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By John Helmer in Moscow

Laundering a man’s reputation is a little like laundering money. The more you churn the facts, the harder it is to remember them; the less damage they can do; and the whiter the outcome.

It is for this reason that Russia’s oligarchs have spent so much effort bringing defamation cases against their critics and investigators in the courts of foreign countries. The countries chosen are those where the oligarchs have set up their homes and families; and also where their bankers issue their loans, or where an oligarch can leverage his local business interests against advertising-dependent newspapers. As defamation law varies from country to country, favouring the press in the United States, and the oligarch in the United Kingdom, the preferred choice for a reputation laundering operation is London. There, it is not only the courts, but also the English newspapers, not to mention the English prime ministry, which specialize in reputation laundering.

The greatest disadvantage that a certified Russian oligarch has in the libel courts of the United States is that he is a public person, not a private figure. According to US defamation law, the free-speech provisions of the constitution, and the way in which the US courts have interpreted both, if a good man is deemed to be so well-known in his activities, through government, market or media, a great deal that is bad about him may be reported but not qualify as libel, according to the US standard. For oligarchs who have spent small fortunes at American public relations companies to promote themselves in the US as internationally respected public figures, it is difficult for them to turn around and confide to a US judge that they are nothing but humble individuals unseeking of fame, and undeserving of notoriety. One oligarch, who will argue this before a judge in a US federal court very soon, has amassed the voluminous record of 11,500 pages of English-language press reportage, not to count the Internet, in the last four years. If the judge rules that a man with that record is a public person, then the truthfulness of the bad that has been published about him need not be proven by those who have reported it. Rather, the bad but good oligarch must prove malice in the reporting about him, or reckless disregard for the truth. For oligarchs accustomed to paying for good reports, and assuming that bad reports must be paid for by a rival or enemy, this is a legal standard that is next to impossible to meet. Accordingly, no oligarch is likely to be libeled, according to a US court. But on the other hand, no US judge is likely to get around to adjudicate the truthfully bad from the truthfully good in an oligarch’s reputation.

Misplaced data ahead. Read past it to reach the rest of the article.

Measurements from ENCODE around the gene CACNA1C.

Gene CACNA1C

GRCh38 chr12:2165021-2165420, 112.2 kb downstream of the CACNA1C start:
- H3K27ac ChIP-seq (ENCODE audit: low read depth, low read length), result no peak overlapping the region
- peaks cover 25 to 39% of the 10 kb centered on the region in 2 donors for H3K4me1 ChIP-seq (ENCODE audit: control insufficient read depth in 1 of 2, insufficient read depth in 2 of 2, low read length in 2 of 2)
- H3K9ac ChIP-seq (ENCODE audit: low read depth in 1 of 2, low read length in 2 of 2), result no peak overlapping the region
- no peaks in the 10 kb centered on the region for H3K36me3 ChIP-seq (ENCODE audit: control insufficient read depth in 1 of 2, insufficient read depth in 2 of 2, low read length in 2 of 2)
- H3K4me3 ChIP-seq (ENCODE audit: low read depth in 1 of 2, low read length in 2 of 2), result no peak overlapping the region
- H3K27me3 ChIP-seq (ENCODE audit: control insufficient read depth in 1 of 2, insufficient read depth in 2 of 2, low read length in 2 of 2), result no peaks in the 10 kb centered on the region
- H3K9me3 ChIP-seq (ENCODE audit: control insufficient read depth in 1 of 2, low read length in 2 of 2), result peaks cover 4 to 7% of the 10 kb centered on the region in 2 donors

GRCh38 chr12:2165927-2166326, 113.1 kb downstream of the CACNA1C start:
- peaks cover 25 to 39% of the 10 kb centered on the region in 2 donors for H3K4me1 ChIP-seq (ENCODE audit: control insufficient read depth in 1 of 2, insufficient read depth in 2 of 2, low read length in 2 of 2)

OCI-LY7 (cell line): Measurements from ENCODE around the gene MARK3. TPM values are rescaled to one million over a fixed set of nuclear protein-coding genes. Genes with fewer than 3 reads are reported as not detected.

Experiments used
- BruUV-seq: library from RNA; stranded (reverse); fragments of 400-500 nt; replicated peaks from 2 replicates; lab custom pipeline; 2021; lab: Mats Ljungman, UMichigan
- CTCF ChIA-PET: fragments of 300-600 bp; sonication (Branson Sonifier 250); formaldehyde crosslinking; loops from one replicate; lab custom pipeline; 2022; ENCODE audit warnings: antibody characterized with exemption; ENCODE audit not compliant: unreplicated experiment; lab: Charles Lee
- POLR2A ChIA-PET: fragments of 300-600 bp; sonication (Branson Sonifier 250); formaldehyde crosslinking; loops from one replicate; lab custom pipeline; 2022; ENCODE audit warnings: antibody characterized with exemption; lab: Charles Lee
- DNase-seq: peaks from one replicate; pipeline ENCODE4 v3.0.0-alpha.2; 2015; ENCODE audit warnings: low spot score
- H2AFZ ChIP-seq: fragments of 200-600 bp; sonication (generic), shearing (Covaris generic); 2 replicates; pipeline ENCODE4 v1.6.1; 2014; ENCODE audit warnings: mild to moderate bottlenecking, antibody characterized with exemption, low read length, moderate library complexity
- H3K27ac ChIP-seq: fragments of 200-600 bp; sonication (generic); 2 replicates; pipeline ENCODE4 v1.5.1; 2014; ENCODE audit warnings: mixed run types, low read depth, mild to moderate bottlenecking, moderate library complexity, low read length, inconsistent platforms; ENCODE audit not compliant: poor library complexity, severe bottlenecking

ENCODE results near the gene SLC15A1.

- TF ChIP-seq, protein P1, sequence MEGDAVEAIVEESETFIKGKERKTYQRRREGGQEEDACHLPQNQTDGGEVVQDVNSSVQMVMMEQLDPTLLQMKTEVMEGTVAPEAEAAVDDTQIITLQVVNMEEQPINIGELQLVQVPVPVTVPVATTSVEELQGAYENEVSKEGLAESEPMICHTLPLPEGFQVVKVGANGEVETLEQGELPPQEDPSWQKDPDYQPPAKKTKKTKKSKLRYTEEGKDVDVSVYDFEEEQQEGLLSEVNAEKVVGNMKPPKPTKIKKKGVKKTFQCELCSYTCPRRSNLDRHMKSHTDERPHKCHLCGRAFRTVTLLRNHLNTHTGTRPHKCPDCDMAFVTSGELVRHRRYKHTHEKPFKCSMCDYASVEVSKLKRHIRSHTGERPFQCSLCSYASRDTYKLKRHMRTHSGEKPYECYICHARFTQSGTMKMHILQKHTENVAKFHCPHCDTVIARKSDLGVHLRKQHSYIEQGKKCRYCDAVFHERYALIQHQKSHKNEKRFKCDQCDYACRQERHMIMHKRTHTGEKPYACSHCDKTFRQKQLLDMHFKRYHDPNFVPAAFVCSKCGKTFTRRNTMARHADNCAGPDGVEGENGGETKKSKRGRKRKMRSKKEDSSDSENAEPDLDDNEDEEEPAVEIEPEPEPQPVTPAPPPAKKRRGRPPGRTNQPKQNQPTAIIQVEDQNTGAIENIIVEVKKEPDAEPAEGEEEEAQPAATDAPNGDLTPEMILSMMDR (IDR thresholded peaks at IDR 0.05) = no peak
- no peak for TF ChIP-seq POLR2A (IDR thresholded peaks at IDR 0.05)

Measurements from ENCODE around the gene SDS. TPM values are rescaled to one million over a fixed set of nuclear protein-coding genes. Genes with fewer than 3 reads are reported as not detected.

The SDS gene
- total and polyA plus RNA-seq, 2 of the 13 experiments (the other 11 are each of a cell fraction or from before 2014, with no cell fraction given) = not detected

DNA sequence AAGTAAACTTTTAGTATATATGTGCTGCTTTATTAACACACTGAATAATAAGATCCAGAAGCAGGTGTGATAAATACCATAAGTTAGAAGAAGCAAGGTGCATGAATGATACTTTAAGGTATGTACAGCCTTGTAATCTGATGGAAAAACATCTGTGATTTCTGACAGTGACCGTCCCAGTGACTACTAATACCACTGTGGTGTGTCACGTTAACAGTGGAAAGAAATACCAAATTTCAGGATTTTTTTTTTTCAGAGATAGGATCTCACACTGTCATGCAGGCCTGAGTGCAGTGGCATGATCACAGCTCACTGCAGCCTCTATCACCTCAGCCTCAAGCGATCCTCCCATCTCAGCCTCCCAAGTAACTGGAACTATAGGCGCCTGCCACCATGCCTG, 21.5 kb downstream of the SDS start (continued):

While England and the US are the countries which the Russian oligarchs depend on the most, there are a handful of other places where they like to live, make and spend their money. In Germany and France, for example, Russian oligarchs have applied for courts to adjudicate libel in their favour against newspapers, generally business newspapers influential in the bank suites. The mere threat of litigation is often enough to persuade even the most respectable of media managements to avoid informing their readers about the risks – real, perceived, suspected, rumoured — of doing business with Russian oligarchs.